Our granddaughter, Stephanie, loved  holding Squeaky, too… this time while her mom was holding themboth

My granddaughter and I went to visit Squeaky in the animal hospital that Saturday morning. He was lying flat on his side in this big cage with an IV tube taped to his leg. When he heard my voice, he raised his head and let out his trademark squeak of recognition and hobbled over to the door of the cage. I opened the door and picked him up, being careful not to tangle or pull out the tube. He grabbed me around the neck in the special way he’s always had of giving me hugs and held on for dear life. He “talked” to me and was obviously pleading with me to take him home. I wanted to, but no one was there on the weekend with the authority to release him. But, I determined that on Monday, he would be coming home regardless of what his condition was and that I would never put him through that stress again. Putting him back in that cage was one of the hardest things I’ve ever had to do. As weak as he was, he clung to me.


If a human wasn’t available for snuggles, Squeaky settled for our granddaughters’ dolls

When I got him home, he immediately began eating and regained his strength. He once again took his place in my lap in the mornings while I drank my coffee and read the Register-Guard… something that had been our routine for years. He was obviously active and happy. A total housecat for several years, he was once again venturing out on our deck to bask in the occasional early spring sunshine and even romp with one of our other cats. But, by mid-March, I could tell that his health was deteriorating. He stopped eating for a day or two at a time. He wouldn’t clean up his half can of Friskies and drank water constantly. I knew that he had probably developed a tooth or kidney infection. I took him into the vet to get him a shot of antibiotics under the condition I be able to bring him right back home. They said that he had an abscessed tooth and that, indeed, his kidneys were failing.. They sent home some pills to give him, too. That seemed to help for awhile although I knew that I was losing him. After a week or so of good health, he once again began skipping or not finishing meals. He didn’t seem to be in pain. I bought him specially formulated “kitty milk” and under the advice of the vet, some Beech Nut chicken baby food. He loved the milk and rallied. But then one evening when I got home from work, I knew that he was not going to make it. He had grown weak and had become incontinent.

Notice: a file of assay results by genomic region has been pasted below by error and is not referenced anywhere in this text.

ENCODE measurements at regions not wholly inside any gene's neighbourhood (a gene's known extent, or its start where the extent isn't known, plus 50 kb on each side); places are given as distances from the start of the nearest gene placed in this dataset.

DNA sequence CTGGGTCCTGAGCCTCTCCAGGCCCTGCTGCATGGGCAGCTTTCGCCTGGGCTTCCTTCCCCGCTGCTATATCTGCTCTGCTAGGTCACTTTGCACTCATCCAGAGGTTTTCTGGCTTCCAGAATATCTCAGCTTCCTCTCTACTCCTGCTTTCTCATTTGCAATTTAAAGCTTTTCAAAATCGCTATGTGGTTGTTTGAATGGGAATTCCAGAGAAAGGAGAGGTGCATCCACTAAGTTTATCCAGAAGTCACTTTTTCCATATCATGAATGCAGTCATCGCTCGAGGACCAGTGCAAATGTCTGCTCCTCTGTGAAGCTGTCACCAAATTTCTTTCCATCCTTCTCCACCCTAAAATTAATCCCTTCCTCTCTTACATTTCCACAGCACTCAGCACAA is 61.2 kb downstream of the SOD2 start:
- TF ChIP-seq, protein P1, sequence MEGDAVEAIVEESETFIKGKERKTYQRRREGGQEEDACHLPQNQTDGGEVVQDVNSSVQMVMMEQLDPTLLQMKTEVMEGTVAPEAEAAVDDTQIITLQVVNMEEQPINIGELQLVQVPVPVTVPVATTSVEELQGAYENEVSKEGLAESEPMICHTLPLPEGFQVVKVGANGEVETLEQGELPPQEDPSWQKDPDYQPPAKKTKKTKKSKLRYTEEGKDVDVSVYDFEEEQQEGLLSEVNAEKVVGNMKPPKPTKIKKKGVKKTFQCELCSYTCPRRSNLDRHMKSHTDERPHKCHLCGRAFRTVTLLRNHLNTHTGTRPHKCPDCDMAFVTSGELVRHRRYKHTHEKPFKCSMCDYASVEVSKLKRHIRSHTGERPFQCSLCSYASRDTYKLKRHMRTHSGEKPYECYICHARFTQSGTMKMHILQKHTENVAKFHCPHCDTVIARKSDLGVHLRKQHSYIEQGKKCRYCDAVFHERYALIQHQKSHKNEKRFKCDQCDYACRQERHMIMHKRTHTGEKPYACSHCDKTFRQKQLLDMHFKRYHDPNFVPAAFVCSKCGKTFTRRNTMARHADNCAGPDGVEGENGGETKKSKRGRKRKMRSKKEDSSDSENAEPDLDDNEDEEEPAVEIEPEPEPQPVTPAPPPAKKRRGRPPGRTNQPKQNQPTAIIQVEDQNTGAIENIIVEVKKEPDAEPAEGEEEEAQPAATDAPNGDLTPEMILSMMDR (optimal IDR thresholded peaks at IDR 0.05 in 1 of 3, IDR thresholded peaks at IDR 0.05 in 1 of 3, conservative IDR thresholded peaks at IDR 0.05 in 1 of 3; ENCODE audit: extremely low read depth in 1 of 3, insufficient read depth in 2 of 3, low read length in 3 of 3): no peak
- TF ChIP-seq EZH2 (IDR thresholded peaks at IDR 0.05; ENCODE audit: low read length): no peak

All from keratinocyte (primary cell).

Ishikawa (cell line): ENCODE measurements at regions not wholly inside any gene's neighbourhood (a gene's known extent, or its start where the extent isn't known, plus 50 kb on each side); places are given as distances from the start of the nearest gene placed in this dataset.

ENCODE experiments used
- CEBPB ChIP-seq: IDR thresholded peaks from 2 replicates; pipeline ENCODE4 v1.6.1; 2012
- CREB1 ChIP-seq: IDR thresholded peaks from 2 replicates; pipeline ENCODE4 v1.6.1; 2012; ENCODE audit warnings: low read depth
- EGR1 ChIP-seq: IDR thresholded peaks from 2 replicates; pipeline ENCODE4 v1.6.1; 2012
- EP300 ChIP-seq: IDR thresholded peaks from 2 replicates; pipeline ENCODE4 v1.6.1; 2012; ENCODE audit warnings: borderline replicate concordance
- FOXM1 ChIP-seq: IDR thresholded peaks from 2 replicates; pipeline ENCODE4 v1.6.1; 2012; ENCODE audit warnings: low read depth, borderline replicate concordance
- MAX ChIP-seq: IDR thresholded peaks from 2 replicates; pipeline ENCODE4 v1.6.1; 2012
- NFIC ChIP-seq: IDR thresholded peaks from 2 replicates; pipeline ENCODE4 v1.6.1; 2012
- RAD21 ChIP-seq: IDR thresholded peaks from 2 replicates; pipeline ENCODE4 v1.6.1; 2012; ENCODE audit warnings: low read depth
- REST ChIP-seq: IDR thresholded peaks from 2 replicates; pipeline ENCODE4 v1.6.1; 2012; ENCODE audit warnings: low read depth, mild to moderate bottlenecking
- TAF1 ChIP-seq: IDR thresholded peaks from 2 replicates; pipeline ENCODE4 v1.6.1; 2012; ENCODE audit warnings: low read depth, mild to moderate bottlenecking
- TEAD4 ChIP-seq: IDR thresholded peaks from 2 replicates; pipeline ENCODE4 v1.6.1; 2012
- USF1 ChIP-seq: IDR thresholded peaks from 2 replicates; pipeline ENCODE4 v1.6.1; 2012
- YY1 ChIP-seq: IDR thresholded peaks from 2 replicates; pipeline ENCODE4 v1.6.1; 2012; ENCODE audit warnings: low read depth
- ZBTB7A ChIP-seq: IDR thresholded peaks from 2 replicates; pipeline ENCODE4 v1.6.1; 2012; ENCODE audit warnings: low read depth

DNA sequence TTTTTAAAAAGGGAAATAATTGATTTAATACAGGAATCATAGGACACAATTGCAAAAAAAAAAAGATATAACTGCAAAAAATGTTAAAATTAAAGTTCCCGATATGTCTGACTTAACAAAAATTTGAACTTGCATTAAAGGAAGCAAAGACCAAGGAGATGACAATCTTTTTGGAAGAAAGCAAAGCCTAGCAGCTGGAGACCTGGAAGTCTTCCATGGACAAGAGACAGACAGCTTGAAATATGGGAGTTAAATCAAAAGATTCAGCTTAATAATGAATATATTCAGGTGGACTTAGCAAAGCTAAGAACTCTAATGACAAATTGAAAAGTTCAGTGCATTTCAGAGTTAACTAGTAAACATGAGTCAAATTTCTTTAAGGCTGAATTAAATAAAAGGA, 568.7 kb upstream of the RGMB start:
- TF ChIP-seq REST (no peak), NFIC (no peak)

I knew it was time to let him go. I held him in my lap all evening and when we went to bed, covered him carefully. I got up during the night to hold him and talk to on him. By morning, we were still cuddled together in my lounge chair. His head was limp, but he would occasionally open his somewhat glazed eyes and stare full into mine with that same unconditional love and mystique that he’s always displayed.

I wrote an email message to my supervisor at work that I would not be going to work that day, and I went back to holding my little buddy. I talked and did a lot of crying, telling him as he slipped into unconsciousness that I was there and what a good kitty he had always been. No one else was around. My husband had left at 4 a.m. to run errands for our store in Lorane. It was just Squeaky and me.

The letter that I wrote to my supervisor in an email message describes our final hours on that morning of March 28, 2000: